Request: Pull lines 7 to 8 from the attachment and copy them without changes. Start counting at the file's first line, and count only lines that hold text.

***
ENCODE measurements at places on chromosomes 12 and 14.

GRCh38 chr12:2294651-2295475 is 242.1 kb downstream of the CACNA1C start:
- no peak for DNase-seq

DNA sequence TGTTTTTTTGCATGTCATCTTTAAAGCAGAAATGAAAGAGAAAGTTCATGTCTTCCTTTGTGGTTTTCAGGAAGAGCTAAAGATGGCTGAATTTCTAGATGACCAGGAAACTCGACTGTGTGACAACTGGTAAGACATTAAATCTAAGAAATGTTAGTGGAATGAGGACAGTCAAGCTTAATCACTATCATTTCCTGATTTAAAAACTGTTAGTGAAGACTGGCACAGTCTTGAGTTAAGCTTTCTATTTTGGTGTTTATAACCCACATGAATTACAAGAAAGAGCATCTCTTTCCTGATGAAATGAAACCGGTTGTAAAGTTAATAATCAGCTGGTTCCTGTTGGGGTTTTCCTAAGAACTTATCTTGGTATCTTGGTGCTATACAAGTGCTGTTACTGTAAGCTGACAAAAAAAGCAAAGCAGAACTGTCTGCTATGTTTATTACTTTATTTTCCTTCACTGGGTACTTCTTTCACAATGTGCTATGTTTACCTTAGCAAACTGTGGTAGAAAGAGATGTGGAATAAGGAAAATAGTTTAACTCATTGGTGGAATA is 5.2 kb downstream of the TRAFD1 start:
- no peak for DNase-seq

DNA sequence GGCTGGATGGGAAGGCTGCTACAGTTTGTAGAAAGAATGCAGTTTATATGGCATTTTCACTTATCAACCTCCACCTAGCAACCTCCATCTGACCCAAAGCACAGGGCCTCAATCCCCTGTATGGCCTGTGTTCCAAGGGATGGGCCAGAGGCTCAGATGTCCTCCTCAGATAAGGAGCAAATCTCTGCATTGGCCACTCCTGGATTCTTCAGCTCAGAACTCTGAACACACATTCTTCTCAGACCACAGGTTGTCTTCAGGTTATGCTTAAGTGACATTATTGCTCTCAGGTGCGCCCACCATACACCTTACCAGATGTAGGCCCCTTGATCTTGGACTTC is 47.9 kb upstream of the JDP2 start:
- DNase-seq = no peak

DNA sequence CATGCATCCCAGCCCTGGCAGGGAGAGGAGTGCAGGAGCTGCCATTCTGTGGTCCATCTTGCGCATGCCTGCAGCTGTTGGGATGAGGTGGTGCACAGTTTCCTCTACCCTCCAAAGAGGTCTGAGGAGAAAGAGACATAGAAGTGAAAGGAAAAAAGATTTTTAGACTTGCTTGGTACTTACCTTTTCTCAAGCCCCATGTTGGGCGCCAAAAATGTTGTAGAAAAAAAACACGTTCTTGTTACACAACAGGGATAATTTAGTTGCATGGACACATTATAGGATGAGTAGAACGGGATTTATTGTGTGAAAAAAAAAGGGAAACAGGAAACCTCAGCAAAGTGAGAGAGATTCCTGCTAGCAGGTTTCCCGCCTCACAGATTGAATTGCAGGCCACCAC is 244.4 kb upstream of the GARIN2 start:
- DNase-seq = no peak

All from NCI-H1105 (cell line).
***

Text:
- DNase-seq = no peak

DNA sequence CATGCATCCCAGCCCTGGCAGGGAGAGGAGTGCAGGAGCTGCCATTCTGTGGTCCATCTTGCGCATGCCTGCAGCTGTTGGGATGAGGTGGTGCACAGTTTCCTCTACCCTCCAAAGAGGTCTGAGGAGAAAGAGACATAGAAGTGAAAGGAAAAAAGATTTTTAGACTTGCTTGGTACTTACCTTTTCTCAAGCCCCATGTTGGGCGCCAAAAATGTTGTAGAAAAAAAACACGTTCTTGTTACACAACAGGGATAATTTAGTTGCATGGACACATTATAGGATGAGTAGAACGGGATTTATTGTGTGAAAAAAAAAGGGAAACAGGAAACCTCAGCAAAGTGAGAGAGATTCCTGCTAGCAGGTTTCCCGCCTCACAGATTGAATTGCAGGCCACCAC is 244.4 kb upstream of the GARIN2 start: